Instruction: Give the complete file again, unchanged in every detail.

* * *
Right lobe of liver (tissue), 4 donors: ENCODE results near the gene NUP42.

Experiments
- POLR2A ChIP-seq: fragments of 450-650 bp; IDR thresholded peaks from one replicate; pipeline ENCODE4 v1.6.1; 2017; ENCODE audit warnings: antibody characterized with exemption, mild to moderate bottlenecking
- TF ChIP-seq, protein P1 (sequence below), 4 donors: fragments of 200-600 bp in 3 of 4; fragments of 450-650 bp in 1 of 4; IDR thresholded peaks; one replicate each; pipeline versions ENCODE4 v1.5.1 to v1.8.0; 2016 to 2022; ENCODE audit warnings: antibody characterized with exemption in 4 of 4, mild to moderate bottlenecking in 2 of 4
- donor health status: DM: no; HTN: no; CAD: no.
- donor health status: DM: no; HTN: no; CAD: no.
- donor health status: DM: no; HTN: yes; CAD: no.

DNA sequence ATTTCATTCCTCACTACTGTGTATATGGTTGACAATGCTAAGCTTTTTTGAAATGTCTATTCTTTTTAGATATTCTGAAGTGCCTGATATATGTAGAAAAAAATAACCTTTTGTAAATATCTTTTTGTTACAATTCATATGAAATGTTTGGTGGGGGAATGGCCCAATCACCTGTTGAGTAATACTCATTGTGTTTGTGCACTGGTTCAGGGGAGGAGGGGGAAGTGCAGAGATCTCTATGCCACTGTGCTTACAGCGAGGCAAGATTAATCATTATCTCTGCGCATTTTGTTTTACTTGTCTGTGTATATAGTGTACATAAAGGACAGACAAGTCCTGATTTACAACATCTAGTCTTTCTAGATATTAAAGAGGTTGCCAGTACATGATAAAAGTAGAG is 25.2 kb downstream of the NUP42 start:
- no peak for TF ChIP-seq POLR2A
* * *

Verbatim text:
Right lobe of liver (tissue), 4 donors: ENCODE results near the gene NUP42.

Experiments
- POLR2A ChIP-seq: fragments of 450-650 bp; IDR thresholded peaks from one replicate; pipeline ENCODE4 v1.6.1; 2017; ENCODE audit warnings: antibody characterized with exemption, mild to moderate bottlenecking
- TF ChIP-seq, protein P1 (sequence below), 4 donors: fragments of 200-600 bp in 3 of 4; fragments of 450-650 bp in 1 of 4; IDR thresholded peaks; one replicate each; pipeline versions ENCODE4 v1.5.1 to v1.8.0; 2016 to 2022; ENCODE audit warnings: antibody characterized with exemption in 4 of 4, mild to moderate bottlenecking in 2 of 4
- donor health status: DM: no; HTN: no; CAD: no.
- donor health status: DM: no; HTN: no; CAD: no.
- donor health status: DM: no; HTN: yes; CAD: no.

DNA sequence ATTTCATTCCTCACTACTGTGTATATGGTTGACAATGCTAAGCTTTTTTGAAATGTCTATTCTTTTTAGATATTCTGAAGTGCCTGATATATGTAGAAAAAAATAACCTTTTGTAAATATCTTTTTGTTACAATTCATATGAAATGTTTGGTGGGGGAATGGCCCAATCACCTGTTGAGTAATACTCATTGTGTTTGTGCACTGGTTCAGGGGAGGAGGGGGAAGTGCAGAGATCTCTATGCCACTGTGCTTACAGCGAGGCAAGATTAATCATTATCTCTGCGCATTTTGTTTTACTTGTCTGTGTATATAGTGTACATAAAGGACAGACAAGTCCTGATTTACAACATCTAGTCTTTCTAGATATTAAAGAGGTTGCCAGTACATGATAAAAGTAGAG is 25.2 kb downstream of the NUP42 start:
- no peak for TF ChIP-seq POLR2A